My Favorite Kitchen Things 2017

My Favorite Kitchen Things 2017

Kitchen | Kitchen Tools | Favorite Things

copper pans line a white wall above a wood countertop and cooking space in a commercial kitchen.
What would you have in your kitchen if you had to rely on cooking all your food yourself? Many of us in this community do that very thing. We don’t eat out much, if at all. We only eat natural, unprocessed food and clean ingredients. From simple tools to a cook system that ups your game into fancy-food cooking, here’s My Favorite Kitchen Things 2017.

Have you turned your kitchen into your medicine cabinet, health clinic, and recovery center?  Is the family table now Yum Central? Does your home smell like vinegar,  bay leaves, and gluten free bread?

Two years ago when I started this blog just before  IFBC 2015 in Seattle, WA, I had an idea: if you depend on eating nutritious, allergen-free and low-processed, no-processed foods, you want to turn your kitchen into a magical place where you become Food Scientist, Head Chef Extraordinaire, Master Baker, and Food Artist. To do that, you need kitchen basics, for sure, and I’ve written a couple of posts to get you started in building that kitchen arsenal, even if you only need to feed an army of one: YOU.

This year’s “Five Kitchen Must-haves” post is taking a different direction, one of imagination, technological advance, and the future of food and cooking. While I’ll always include at least one item that is simple, clever, and relatively inexpensive, and I’m adding on with something to capture the imagination of cooking, even if you cook from the world’s tiniest kitchen and an even smaller budget. I’m giving you a taste of the future, and the future is simmering with emulsions, sauces, and frou frou presentations meant to dazzle and delight.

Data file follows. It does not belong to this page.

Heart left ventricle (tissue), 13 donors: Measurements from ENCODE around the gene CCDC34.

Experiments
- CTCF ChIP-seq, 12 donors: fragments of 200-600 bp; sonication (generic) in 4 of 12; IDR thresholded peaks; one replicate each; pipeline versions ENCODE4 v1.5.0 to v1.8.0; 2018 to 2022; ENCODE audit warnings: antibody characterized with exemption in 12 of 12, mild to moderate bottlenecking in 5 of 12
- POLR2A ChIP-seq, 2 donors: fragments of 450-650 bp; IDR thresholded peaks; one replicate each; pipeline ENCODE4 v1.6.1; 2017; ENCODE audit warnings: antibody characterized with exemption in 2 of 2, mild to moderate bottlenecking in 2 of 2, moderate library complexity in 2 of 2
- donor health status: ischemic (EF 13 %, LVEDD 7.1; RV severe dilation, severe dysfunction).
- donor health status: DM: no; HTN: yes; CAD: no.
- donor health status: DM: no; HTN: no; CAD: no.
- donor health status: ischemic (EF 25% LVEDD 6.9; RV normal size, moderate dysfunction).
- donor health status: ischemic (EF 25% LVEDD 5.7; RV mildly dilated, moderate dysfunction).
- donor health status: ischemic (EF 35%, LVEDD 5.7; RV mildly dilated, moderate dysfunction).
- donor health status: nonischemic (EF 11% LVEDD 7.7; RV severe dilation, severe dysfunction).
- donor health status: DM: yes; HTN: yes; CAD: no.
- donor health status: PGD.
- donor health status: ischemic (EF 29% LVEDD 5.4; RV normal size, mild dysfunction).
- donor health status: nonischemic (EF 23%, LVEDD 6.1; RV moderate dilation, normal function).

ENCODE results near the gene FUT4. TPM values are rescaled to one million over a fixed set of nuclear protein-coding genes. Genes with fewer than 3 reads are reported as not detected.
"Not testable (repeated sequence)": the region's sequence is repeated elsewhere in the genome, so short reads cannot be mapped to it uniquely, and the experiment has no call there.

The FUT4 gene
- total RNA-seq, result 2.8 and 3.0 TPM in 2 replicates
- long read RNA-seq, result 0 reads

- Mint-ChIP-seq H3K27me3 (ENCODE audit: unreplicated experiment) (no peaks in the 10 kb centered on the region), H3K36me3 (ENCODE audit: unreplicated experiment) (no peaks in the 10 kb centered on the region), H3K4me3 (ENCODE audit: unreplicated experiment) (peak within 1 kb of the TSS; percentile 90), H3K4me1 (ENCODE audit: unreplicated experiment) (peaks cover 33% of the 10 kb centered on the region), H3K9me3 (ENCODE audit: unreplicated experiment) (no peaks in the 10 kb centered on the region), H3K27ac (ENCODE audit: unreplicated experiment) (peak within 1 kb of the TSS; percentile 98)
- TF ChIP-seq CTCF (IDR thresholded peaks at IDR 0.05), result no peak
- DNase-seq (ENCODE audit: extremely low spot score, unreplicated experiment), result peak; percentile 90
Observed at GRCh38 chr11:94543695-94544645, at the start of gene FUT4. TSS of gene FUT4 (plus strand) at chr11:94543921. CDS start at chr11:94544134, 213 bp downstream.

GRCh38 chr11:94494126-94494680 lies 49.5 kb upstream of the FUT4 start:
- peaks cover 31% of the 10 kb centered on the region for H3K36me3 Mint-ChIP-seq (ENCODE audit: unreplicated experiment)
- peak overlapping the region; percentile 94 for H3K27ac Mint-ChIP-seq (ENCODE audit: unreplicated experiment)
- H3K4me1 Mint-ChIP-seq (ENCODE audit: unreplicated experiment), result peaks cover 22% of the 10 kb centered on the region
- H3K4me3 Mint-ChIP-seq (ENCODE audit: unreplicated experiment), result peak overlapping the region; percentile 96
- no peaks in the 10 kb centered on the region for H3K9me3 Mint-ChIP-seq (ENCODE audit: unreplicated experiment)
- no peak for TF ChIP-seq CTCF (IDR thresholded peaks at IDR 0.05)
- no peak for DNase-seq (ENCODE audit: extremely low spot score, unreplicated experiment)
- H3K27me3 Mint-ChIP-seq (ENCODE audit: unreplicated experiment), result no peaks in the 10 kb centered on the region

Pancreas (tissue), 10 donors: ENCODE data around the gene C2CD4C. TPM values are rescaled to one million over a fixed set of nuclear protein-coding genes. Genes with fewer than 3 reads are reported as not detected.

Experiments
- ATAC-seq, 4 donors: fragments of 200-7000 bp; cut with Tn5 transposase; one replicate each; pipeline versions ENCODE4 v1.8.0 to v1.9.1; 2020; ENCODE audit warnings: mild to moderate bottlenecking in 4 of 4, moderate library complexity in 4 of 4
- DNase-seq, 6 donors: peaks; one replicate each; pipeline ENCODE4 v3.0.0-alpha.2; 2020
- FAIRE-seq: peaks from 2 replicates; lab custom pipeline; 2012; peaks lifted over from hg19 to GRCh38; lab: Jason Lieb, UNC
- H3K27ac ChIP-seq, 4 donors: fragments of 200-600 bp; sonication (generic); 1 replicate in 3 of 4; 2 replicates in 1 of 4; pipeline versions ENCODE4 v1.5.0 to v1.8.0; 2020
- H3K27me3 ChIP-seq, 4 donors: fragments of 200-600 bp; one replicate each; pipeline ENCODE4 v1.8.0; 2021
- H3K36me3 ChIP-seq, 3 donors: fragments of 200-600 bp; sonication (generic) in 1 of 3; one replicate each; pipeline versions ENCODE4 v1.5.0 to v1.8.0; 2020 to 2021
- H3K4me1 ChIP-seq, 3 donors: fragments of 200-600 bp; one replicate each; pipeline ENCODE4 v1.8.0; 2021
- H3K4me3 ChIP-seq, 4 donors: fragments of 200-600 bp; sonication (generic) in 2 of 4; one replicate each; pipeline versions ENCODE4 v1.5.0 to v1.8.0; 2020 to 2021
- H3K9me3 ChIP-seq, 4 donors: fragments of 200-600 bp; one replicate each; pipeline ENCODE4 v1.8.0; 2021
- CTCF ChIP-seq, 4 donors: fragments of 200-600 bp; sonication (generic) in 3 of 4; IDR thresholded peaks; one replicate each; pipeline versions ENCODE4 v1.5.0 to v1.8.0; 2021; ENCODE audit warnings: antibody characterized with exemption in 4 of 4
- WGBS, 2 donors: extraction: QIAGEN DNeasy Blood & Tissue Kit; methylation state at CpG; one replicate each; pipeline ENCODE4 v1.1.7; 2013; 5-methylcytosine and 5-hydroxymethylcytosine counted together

Why should everyone else have all the fun? I’m also renaming the post to align with this new direction: My Five Kitchen Favorite Things. And it’s all about my journey of making food fun again. Don’t worry. I’ll keep you grounded with good, everyday stuff too!

Read more for My Five Kitchen Favorite Things

 Chef’n  Loose Leaf Kale and Herb Stripper $7.95

I love me some kale, and I could easily eat this healthy green vegetable every day. What I do not love is the stalk; it’s a little harsh on my digestive system. A quick way to strip the leaves off the stalk and reserve the stalk for making a vegetable broth in your Instant Pot (combined with other veggie leftovers, of course!) is to use this clever kitchen tool, the Chef’n Loose Leaf Kale and Herb Stripper.

Simply place the vegetable or herb in the appropriate sized hole and pull it through. Voila! Here’s a silly video using the vegetable and herb stripper.

Get Prep’d Lunch Box with Modular Storage  $65

Back in 2015, I saw the Get Prep’d lunch box as a Kickstarter with modular storage and thought it might make an excellent way for people who batch cook their food to create healthy meals they can take with them to work.